Just published a [Dev Blog article](https://www.quantacula.com/Help/OpenHelp/devblog/167) addressing considerations around **MarketClose**.

Thanks for the detailed blog post.

What about introducing a bar status that let's us check if we're on "historical" or "real time" data? That would make a clear distinction in code. Let's assume i would like to send out messages (E-Mail, WhatsApp, Twitter etc.) in code. In "historical mode" completely useless but when in "real time mode", i may need to be informed when my system makes any new transactions.

Thanks for the detailed blog post. What about introducing a bar status that let's us check if we're on "historical" or "real time" data? That would make a clear distinction in code. Let's assume i would like to send out messages (E-Mail, WhatsApp, Twitter etc.) in code. In "historical mode" completely useless but when in "real time mode", i may need to be informed when my system makes any new transactions.

Hi Merlin, hmmm … a system will issue signals only when there are transactions generated on the last bar of data. So I'm not sure how the concept of historical versus real-time could integrate.

The problem with MarketClose systems is that we're kind of cheating, looking ahead at the next day of data and seeing if the conditions are met. For example, if we want to sell our position after two consecutive up closes, we typically have to wait until the market close, examine the closing price, and see if we have that second consecutive close.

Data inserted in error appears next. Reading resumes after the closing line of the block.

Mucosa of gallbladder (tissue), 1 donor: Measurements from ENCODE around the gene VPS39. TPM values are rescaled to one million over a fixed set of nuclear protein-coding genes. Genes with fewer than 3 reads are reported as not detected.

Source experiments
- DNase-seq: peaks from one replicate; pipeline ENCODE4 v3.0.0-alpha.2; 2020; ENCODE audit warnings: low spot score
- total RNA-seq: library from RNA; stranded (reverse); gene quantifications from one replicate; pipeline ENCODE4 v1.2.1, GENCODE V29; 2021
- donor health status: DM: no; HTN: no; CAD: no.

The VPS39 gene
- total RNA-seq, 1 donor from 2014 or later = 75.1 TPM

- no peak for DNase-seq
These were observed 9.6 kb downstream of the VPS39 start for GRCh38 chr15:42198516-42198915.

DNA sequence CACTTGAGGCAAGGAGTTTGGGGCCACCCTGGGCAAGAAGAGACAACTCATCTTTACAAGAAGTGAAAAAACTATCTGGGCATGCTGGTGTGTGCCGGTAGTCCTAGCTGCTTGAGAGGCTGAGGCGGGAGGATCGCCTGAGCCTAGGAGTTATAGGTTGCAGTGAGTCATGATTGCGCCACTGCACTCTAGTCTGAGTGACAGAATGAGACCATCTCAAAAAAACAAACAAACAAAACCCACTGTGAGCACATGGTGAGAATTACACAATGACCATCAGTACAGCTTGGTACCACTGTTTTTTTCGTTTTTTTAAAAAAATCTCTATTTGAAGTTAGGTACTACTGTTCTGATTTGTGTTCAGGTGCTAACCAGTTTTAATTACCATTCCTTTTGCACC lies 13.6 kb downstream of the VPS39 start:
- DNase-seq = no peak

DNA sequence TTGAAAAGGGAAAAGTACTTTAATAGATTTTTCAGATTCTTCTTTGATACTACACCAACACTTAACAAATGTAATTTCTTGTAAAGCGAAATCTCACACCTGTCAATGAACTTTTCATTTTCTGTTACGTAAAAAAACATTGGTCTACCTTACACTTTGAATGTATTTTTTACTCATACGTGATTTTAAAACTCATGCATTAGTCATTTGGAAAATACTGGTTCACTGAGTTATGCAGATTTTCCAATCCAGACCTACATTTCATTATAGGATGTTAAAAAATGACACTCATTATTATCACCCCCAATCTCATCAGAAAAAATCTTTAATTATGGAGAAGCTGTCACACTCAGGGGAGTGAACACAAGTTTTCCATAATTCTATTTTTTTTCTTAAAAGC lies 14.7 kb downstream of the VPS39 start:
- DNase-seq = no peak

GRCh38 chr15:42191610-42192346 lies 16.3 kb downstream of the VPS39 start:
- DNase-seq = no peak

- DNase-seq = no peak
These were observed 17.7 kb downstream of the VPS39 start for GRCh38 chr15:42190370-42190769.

What we need is a way to get the partial daily bar data a few minutes before market close (and hope it remains more or less consistent until close) and then act on that "pre-market close", issuing a MarketClose transaction if the closing price of the partial daily bar is up.

What I was proposing in my article was a component that could somewhat automate that process, allowing daily MarketClose system to be more easily tradable.

Hi Merlin, hmmm … a system will issue signals only when there are transactions generated on the last bar of data. So I'm not sure how the concept of historical versus real-time could integrate. The problem with MarketClose systems is that we're kind of cheating, looking ahead at the next day of data and seeing if the conditions are met. For example, if we want to sell our position after two consecutive up closes, we typically have to wait until the market close, examine the closing price, and see if we have that second consecutive close. What we need is a way to get the partial daily bar data a few minutes before market close (and hope it remains more or less consistent until close) and then act on that "pre-market close", issuing a **MarketClose** transaction if the closing price of the partial daily bar is up. What I was proposing in my article was a component that could somewhat automate that process, allowing daily **MarketClose** system to be more easily tradable.
Forum Tips

Please sign in if you want to participate in our forum.

Our forum uses Markdown syntax to format posts.

To embed code snippets, enclose them in [CODE][/CODE] tags.